one we managed to get to the bottom of all the little bugs that were
plaguing this "ship" and here we are!

But you don't want to hear about the frozen north… oh no, you want to
hear about the warm southern breezes that sent Gypsy Wind on such a
fantastic little voyage. At the least I owe you explanations
concerning the buddy boats that weren't and the sinister stingray that

The day we left Marsh Harbor was about as shiny a day as comes to the
Sea of Abaco. The winds were out of the north and settling down after
the blow of a norther. My experience with these frontal passages told
me that we would see the wind clock around to the east before too long
and I was anxious to get underway. Unfortunately Chuck had agreed to
buddy boat with a couple boats that I thought we were ill matched with
and this proved to be very true.

Michael and his spouse on a ketch rigged boat of around 50 feet and
John a single-hander of a Hunter 40 something were readying for
departure. Michael had flown in a crewmember that had little
experience but would round out his crew well. John was going it alone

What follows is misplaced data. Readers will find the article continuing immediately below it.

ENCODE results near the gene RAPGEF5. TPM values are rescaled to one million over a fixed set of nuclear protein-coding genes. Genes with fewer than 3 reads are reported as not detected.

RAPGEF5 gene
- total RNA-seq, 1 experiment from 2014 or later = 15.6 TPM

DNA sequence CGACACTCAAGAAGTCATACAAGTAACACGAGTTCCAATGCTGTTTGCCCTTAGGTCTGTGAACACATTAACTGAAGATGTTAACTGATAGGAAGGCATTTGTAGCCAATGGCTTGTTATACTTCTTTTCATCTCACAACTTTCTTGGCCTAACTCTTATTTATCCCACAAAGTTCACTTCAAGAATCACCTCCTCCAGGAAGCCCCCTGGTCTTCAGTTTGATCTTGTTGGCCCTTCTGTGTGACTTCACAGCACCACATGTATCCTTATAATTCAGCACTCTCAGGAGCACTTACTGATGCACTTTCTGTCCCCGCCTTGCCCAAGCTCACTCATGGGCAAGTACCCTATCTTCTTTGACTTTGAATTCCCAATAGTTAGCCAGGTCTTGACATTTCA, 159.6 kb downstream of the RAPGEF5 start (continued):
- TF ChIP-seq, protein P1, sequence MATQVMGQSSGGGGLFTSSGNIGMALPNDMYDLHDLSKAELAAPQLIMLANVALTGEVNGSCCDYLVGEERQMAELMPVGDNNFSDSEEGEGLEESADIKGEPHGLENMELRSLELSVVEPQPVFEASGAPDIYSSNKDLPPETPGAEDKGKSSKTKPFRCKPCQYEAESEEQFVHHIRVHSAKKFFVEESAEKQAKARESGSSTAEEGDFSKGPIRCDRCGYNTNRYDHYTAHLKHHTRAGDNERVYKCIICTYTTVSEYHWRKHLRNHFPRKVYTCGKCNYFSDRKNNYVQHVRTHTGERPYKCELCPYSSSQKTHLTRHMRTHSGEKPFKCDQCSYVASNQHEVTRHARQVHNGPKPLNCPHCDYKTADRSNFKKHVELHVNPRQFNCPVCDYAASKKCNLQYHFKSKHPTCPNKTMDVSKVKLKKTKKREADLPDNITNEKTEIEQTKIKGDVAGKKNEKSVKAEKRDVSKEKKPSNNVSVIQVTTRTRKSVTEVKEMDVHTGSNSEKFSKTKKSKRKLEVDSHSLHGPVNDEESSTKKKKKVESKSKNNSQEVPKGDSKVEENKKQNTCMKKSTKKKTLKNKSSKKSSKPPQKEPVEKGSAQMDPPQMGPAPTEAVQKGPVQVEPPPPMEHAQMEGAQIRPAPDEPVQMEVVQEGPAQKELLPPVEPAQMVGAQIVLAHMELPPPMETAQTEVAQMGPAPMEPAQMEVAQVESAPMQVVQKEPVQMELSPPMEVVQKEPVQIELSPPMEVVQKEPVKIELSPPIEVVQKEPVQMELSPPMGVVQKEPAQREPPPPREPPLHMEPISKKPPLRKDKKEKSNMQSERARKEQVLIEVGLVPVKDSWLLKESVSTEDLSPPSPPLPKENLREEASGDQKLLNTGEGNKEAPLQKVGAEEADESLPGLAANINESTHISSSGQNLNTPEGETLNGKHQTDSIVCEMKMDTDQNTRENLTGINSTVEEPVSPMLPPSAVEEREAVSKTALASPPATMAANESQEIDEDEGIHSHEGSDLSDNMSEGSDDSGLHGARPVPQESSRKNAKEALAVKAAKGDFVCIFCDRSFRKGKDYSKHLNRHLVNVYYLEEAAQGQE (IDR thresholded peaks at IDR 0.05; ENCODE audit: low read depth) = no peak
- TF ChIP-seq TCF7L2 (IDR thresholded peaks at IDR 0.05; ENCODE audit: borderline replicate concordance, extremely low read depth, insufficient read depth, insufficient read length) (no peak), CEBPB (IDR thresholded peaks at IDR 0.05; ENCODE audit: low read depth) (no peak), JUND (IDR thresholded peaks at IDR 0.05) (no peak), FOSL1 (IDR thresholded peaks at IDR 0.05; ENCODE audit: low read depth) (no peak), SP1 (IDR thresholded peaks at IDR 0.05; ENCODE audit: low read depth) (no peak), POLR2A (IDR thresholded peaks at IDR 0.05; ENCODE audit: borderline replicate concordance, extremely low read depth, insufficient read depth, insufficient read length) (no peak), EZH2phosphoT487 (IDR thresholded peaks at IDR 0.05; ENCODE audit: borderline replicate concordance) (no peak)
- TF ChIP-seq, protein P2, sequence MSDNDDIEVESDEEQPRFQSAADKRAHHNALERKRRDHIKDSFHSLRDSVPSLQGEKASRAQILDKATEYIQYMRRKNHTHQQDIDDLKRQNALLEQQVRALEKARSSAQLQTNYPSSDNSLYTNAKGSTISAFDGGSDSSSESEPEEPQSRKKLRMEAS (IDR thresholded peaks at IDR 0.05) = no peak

but insisted that it was "no big deal". The first problem was that
Michael with his 6 feet of draft needed high tide to get out of the
marina and that would not be for 4 more hours. It was already around
noon when we pulled out and we might have gotten an even earlier start
but knew that hurrying would do no good. We were slaves to the moon.
So we opted to wait out by the pass for the others to get out.

One nice thing about all this was it gave me a chance to snorkel
around a bit and even though it was only the grass and sand of the
bank, it was still splendid. Among other small tropical fish I saw
those colorful little wrasse fish that hide in broken shells, a few
undersize queen conch, and one stingray. My heart did a little tick
at the sight of that last critter. Ever since the crock hunter and a
fisherman in Florida were killed by stingray "attacks", I've been
wondering if these guys have decided to like… strike back or
something. I had never previously thought of them as dangerous beyond
a painful sting. I had certainly never thought of them as a threat to
life! My folks taught us kids to shuffle our feet in the shallows to
avoid a sting. Indeed I've brushed against them many times in the
shallow surf of the gulf coast only to have them shimmy off into the
deeper water but I've never been stung, much less mortally skewered in
the heart. So here I was face to face with one of them (mano-a-manta